February 15, 2024 - 10:30am

Shockwaves continue to spread across Europe following Donald Trump’s threat against Nato member states. In comments at a campaign rally on Saturday, the former and possibly future US president said that his America would not protect “delinquent” countries from attack by the Russians — and that he would “encourage them to do whatever the hell they want”.

By “delinquent” he meant Nato members not meeting the pledge to spend 2% of GDP on defence — or, as many US Right-wingers perceive it, free-riding on American military strength.

Even though, as Thomas Fazi notes, it’s unlikely that Trump would actually pull out, European politicians are beginning to panic. A senior German Social Democrat, Katarina Barley, has even suggested that Europe can no longer rely on America’s nuclear umbrella. If she’s right about that then the European Union, if not completely defenceless, is in a much weaker position. Of course, one member state — France — has its own, smaller nuclear arsenal. Yet relying on the French Force de frappe would shift the balance of power within the EU. There’s also the political risk that a future French president might not be as pro-EU and anti-Putin as the incumbent. Right now, the polls give Marine Le Pen a 50-50 chance of succeeding Emmanuel Macron in 2027.

There are, however, a number of actions that Europe’s leaders can take in response to these threats. First, compared to the so-far impossible task of creating a European Army, it would be much simpler — and probably less expensive — for all Nato members to meet their 2% spending targets. Second, a boost to defence spending is an opportunity to re-industrialise. If Europe is to deter Russia, then at the very least it must match its capacity to manufacture armaments. Third, if the EU is to continue waging economic war against the Putin regime, then it must do so with credibility, starting with a crackdown on sanctions-busting activity by EU businesses.

Fourth, a successor to Nato Secretary General Jen Stoltenberg will have to be named soon. The obvious and expected candidate is Mark Rutte, currently the caretaker Prime Minister of the Netherlands. He has experience dealing with Trump — and agrees with him on Nato members paying their way.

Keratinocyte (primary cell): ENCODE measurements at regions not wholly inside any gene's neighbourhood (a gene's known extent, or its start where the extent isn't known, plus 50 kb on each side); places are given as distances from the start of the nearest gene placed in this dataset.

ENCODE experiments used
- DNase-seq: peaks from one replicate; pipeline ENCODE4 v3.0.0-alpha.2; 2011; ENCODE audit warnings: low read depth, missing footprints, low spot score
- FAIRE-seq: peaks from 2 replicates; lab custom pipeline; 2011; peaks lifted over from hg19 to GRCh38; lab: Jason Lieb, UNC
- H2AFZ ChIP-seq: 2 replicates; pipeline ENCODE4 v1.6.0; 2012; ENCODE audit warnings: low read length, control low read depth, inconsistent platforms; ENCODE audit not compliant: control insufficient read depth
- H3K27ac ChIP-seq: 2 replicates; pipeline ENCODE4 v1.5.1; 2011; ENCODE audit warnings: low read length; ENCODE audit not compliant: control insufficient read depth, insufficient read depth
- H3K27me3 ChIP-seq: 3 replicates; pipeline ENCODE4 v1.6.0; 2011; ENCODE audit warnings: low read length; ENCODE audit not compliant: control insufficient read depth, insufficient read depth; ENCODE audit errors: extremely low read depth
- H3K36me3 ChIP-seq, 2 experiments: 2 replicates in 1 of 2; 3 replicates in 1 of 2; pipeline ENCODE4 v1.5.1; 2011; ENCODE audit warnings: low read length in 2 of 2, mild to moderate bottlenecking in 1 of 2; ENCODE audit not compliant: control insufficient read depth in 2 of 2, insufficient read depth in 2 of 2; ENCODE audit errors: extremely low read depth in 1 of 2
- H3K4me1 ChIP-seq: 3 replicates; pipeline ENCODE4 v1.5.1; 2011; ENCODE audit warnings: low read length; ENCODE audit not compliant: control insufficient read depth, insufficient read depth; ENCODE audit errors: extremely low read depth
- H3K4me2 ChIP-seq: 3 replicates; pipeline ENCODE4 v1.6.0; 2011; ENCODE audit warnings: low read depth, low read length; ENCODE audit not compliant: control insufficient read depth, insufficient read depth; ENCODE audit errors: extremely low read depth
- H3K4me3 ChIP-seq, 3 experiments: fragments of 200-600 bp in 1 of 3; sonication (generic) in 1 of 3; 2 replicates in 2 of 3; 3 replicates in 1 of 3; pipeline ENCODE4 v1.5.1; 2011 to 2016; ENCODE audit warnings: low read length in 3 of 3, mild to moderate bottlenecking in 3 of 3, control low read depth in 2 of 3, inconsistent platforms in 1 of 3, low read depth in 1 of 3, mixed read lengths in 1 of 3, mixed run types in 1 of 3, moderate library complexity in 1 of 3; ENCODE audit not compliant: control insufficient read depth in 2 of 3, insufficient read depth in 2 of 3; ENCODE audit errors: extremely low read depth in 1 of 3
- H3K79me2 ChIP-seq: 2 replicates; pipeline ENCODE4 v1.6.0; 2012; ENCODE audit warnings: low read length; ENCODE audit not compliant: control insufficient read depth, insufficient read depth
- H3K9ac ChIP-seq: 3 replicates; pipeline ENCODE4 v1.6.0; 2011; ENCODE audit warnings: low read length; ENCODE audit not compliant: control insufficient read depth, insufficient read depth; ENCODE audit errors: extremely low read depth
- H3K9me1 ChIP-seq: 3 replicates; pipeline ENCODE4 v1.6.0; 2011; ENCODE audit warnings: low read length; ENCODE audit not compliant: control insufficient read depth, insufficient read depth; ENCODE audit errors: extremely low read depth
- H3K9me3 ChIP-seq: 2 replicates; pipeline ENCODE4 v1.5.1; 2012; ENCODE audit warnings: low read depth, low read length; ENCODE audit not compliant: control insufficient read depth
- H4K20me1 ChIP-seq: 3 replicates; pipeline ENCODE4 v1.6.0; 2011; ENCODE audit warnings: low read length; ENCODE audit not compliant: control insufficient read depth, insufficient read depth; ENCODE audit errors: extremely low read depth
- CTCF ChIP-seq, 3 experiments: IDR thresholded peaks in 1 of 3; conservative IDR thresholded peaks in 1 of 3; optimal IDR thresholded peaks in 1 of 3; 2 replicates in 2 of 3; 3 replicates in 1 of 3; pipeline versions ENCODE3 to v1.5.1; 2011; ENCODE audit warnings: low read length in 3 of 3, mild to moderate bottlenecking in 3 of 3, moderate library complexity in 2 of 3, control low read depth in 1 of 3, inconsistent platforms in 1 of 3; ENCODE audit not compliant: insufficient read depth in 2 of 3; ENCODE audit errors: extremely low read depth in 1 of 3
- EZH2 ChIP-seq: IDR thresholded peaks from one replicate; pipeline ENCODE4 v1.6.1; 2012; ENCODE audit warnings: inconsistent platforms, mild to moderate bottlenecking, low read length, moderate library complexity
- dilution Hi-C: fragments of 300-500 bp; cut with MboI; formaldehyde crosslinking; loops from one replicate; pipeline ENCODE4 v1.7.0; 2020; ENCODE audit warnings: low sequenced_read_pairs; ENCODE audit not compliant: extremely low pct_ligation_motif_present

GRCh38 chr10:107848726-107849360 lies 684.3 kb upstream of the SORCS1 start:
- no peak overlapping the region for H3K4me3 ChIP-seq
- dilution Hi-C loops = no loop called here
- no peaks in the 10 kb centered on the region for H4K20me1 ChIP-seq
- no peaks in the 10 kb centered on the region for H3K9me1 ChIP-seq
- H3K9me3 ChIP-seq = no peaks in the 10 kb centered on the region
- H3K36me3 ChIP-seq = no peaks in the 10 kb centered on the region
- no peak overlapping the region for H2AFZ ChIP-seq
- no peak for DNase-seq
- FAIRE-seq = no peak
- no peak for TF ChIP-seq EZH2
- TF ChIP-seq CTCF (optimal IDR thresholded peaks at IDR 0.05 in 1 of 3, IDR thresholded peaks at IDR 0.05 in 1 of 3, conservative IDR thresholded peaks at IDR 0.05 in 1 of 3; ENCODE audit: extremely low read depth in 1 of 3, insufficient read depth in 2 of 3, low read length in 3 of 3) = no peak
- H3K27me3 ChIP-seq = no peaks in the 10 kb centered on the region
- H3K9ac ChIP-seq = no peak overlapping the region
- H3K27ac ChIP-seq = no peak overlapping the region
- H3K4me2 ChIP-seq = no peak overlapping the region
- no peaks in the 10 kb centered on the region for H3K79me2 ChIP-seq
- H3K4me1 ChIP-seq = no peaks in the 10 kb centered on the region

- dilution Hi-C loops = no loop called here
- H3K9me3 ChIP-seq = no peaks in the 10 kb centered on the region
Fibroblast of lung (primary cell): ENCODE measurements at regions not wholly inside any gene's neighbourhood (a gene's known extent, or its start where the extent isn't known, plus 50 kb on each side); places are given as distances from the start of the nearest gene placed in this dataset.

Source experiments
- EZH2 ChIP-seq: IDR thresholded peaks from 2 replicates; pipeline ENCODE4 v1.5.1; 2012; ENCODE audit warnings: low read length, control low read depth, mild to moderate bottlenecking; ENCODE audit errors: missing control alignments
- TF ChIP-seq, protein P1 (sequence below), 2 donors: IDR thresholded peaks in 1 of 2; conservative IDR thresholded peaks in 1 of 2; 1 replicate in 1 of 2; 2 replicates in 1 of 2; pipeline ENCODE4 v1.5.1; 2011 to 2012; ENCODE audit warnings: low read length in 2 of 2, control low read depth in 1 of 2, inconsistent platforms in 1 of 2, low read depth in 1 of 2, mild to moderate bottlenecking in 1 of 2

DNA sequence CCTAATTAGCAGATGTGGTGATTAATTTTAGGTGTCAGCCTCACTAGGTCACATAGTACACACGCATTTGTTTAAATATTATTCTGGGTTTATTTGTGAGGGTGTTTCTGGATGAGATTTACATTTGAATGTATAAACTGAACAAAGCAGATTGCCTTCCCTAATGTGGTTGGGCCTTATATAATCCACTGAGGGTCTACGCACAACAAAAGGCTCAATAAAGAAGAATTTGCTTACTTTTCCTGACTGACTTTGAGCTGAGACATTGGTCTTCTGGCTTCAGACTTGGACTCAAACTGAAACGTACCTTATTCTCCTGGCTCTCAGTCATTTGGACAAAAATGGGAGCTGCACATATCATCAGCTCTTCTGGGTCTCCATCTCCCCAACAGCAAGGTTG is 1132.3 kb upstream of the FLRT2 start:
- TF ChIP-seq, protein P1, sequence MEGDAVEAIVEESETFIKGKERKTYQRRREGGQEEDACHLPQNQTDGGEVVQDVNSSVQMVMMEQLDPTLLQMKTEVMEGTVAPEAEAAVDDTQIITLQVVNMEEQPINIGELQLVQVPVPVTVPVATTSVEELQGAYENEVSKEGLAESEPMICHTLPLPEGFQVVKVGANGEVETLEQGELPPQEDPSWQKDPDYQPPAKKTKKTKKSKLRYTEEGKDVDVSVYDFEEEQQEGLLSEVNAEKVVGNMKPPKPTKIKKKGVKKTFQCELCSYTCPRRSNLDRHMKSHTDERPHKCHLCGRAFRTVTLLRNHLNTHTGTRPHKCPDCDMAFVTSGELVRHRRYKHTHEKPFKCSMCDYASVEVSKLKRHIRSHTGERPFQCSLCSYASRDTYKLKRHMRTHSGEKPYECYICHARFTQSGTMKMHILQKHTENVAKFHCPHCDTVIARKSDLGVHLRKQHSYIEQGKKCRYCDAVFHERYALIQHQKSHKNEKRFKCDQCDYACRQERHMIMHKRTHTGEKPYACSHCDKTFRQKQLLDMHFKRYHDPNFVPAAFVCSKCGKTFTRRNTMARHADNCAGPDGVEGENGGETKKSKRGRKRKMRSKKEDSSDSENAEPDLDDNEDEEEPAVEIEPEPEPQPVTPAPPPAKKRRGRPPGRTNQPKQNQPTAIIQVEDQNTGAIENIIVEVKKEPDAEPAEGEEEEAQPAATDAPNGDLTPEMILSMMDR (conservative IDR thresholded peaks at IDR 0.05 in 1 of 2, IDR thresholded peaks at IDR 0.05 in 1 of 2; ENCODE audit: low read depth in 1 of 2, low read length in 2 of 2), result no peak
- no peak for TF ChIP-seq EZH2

Finally, the EU needs a fall-back position if Europe loses the American nuclear umbrella. This plan B needs to consist of more than hoping that the French don’t go wobbly. One option would be for the European Union itself to become a nuclear power. In theory, this would be more internationally acceptable than, say, Germany going it alone as a nuclear state. But how would a political entity that doesn’t even have a conventional military operate a nuclear deterrent on behalf of its 27 members? Even if control of the red button were subject to qualified majority voting, EU decision-making structures are simply too cumbersome. There’s a reason why nukes are exclusively controlled by sovereign governments.

This leaves just one option: the EU must swallow its pride and make a deal with the UK. Britain is a sovereign nuclear state, it has a strategic interest in Europe not being invaded, and it is much less likely go far-Right than the French. If only as a backstop, a British nuclear umbrella can protect the continent.

Peter Franklin is Associate Editor of UnHerd. He was previously a policy advisor and speechwriter on environmental and social issues.